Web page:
Brief of the Case
Delhi High Court held In the case of Haryana Paneer Bhandar vs. CIT. that the Revenue has been unable to produce the satisfaction note of the AO of the searched person. Consequently, on this short ground of there being no satisfaction note, which is a mandatory requirement under Section 158BD.
Facts of the Case
The Assessee is a partnership firm engaged in the business of manufacture and sale of paneer and snack item. A search and seizure operation was conducted on 15th December, 1997 at the premises of one Mr. Kamal Chand Jain, wherein certain hundis as stated to have been issued by him were seized. It appears that the some of the hundis which purportedly pertained to the Assessee were forwarded by the AO of Mr. Jain to his counterpart having jurisdiction over the Assessee herein. Subsequently, the AO having jurisdiction over the Assessee recorded the reasons for reopening of the assessment and proceeded to issue a notice to the Assessee under Section 148 of the Act on 29th January, 2001. A re-assessment order was passed by the AO on 28th March, 2002 making an addition of a sum of Rs.65 lakhs to the income of the Assessee under Section 69D.
Subsequently on the direction of CIT (A), a notice was issued to the Assessee under Section 158BD for the block period i.e. 1988-89 to 1998 to 1999. The Assessee filed its return for the said block period on 10th November, 2008 and asked for a copy of the satisfaction note in terms of Section 158 BD of the Act. No copy of such satisfaction note was provided to the Assessee. The AO nevertheless proceeded to complete the block assessment by an order dated 29th September, 2008 and made an addition of Rs.6,85,120/-
Held by CIT (A)
CIT (A) upheld the order of the AO.
Held by ITAT
ITAT dismissed the appeal of the revenue.
Held by High Court
Section 158BD requires the AO of the searched person to record a proper note of satisfaction that there is “cogent and demonstrated material” to conclude that the seized documents show that some undisclosed income belongs to a person other than the searched person. Explaining the mandatory nature of this requirement, the Supreme Court in Commissioner of Income-Tax v. Calcutta Knitwears (2014) 362 ITR 673 (SC) held that “for the purpose of section 158BD of the Act a satisfaction note is sine qua non and must be prepared by the Assessing Officer before he transmits the records to the other Assessing Officer who has jurisdiction over such other person. The satisfaction note could be prepared at either of the following stages: (a) at the time of or along with the initiation of proceedings against the searched person under section 158BC of the Act; (b) along with the assessment proceedings under section 158BC of the Act; and (c) immediately after the assessment proceedings are completed under section 158BC of the Act of the searched person.”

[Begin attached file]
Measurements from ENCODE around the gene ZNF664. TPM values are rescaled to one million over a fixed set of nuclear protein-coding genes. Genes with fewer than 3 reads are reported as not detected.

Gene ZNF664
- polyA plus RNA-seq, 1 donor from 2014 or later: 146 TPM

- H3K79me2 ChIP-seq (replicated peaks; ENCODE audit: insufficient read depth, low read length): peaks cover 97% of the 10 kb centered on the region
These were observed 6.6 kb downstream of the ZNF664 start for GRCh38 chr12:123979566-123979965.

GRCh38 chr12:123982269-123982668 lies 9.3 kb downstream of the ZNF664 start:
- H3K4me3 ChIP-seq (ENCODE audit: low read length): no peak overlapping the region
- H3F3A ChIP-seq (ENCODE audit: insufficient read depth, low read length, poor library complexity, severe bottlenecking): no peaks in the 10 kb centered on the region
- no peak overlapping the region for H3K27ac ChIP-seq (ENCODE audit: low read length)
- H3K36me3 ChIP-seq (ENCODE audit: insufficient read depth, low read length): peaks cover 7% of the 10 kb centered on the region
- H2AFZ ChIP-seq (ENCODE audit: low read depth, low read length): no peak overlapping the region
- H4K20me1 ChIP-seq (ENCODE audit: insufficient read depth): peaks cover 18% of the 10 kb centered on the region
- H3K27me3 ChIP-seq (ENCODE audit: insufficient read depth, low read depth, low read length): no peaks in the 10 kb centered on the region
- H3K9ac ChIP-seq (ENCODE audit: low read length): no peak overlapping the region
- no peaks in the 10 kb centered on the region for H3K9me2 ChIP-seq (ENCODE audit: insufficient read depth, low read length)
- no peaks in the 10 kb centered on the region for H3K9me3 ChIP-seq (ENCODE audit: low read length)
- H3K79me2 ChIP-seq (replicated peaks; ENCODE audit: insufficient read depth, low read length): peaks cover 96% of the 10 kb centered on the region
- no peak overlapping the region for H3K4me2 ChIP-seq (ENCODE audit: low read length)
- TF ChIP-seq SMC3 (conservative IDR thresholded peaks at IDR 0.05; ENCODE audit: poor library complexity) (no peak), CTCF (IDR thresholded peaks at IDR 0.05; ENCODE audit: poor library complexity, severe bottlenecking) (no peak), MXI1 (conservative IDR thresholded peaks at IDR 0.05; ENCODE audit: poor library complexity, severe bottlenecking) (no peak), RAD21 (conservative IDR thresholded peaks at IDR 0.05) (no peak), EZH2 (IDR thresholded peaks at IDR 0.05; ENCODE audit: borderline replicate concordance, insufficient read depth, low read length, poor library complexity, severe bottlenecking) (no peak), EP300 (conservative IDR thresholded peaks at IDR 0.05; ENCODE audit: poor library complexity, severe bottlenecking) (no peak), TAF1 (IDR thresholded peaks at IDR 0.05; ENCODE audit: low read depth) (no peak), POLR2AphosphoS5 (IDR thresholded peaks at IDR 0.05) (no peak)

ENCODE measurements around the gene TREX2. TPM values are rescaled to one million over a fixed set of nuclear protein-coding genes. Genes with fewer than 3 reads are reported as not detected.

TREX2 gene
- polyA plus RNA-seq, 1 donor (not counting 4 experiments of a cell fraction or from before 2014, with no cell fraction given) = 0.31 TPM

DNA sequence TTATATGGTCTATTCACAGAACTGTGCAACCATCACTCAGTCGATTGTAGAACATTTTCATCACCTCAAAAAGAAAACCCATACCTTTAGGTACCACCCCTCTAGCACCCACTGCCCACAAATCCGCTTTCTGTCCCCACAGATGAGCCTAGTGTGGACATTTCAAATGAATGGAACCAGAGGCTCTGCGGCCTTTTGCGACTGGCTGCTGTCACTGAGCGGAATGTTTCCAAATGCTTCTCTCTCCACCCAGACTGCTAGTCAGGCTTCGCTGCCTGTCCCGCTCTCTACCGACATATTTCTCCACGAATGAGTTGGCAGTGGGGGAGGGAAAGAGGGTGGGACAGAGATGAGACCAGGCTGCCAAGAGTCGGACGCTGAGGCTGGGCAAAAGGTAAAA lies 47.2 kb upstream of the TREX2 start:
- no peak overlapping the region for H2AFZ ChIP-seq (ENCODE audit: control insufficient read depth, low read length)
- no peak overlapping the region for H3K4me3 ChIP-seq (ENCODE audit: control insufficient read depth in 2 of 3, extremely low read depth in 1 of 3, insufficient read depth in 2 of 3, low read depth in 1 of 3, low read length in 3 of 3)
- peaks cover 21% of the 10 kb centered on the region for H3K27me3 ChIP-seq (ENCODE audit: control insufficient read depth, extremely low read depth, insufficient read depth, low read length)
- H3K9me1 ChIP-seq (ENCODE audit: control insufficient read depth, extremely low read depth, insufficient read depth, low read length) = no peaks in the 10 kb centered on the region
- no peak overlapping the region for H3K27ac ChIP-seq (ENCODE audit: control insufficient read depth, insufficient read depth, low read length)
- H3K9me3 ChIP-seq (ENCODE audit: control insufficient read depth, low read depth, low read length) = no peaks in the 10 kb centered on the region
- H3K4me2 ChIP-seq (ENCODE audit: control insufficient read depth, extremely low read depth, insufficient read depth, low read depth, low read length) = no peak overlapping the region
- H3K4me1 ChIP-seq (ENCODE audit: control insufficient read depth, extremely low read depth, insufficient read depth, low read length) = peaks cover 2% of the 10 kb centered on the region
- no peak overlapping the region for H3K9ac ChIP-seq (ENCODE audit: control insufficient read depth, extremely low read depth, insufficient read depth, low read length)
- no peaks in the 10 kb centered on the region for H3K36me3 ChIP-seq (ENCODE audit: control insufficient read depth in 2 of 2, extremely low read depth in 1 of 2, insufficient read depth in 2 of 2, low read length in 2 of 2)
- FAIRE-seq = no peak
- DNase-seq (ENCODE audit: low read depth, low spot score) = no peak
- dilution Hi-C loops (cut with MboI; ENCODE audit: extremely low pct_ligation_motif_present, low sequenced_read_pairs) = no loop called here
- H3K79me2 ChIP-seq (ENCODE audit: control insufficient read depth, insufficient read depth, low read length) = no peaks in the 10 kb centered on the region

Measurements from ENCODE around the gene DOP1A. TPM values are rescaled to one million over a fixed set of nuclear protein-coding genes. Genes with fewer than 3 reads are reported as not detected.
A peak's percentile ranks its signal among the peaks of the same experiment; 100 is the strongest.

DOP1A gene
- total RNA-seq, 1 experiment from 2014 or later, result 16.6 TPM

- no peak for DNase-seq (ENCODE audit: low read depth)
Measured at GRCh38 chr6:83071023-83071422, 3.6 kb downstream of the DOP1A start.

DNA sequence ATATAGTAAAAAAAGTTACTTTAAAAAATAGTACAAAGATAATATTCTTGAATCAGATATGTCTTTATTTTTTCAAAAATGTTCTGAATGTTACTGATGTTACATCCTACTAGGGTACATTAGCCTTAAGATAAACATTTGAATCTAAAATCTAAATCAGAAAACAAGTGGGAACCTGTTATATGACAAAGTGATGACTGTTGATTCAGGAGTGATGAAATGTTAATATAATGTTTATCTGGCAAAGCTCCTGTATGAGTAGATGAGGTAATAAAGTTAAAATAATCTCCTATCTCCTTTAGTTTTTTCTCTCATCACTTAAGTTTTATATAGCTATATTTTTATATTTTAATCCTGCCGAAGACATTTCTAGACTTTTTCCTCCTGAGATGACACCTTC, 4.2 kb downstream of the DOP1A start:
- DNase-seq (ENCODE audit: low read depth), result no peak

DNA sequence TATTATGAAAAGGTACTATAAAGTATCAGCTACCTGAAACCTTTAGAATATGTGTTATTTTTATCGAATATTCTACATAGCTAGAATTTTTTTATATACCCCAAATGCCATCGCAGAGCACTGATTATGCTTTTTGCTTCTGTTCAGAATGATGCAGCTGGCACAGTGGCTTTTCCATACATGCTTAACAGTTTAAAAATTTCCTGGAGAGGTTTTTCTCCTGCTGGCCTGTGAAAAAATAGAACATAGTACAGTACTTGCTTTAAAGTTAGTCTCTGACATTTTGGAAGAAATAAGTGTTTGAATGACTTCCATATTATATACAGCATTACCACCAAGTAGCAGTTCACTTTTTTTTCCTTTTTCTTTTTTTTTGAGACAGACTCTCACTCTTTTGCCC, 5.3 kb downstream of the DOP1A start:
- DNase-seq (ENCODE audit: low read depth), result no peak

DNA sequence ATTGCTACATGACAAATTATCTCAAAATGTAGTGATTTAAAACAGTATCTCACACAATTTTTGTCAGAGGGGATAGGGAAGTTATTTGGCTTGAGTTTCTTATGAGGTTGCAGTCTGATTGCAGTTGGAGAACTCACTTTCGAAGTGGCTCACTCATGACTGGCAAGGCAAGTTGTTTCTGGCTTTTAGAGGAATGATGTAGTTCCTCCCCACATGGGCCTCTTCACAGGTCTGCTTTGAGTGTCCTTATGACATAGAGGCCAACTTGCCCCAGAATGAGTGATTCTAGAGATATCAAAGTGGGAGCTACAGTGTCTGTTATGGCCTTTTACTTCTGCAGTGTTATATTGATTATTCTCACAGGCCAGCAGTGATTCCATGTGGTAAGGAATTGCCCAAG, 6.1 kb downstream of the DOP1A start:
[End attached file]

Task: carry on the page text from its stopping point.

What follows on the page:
Also in the case of Commissioner of Income Tax v. Sunil Bhala (2011) 336 ITR 50 (Del) the Court held that the AO of the searched person “has to record satisfaction to the effect that there was undisclosed income belonging to the assessee. In the absence of there being any recording of the satisfaction of the AO while forwarding the case to the AO of the ‘other person’, the block assessment proceedings were held to have been rightly invalidated. In Commissioner of Income Tax v. Feather Breweries & Market (2008) 166 Taxman 271 (Del) the Court noted that the Revenue “is unable to produce the satisfaction recorded by the Assessing Officer in terms of Section 158 BD of the Act” and held that the in view of the decision of the Supreme Court in Manish Maheshwari v. Asst. CIT (2007) 289 ITR 341 (SC), the block assessment proceedings were unsustainable in law.
In the present case, as already noticed, the Revenue has been unable to produce the satisfaction note of the AO of the searched person, to the effect that there was “cogent and demonstrative” material to conclude that the seized documents showed undisclosed income belonging to the Assessee. The absence of such satisfaction note on the file also explains why the AO resorted to Section 147 of the Act to reopen the assessment in the first place instead of issuing notice under Section 158 BD of the Act. Consequently, on this short ground of there being no satisfaction note, which is a mandatory requirement under Section 158 BD of the Act, as explained by the Supreme Court in Commissioner of Income-Tax v. Calcutta Knitwears (2014) 362 ITR 673 (SC), the entire block assessment proceedings are held to be bad in law. Question (b) is accordingly answered in the affirmative and in favour of the Assessee and against the Revenue. In view of the answer to question (b), the answer to question (a) has also to be in the affirmative i.e. the in the circumstances of the present case, the notice under Section 158-BD issued to the Assessee is held to be bad in law.
Also section 158BE(2)(b) makes it clear that the limitation period for completion of a block assessment in the case of the person other than the searched person, which in the present case is the Assessee, is “two years from the end of the month in which the notice under this Chapter was served on such other person….”. Although the said notice under Section 158 BD was served on the Assessee only on 25th September 2006, i.e. nearly nine years after the search of the premises of Mr. Jain, the said notice was itself bad in law since it was not preceded by the recording of a note of satisfaction which was a sine qua non.
Accordingly, appeal of the revenue dismissed.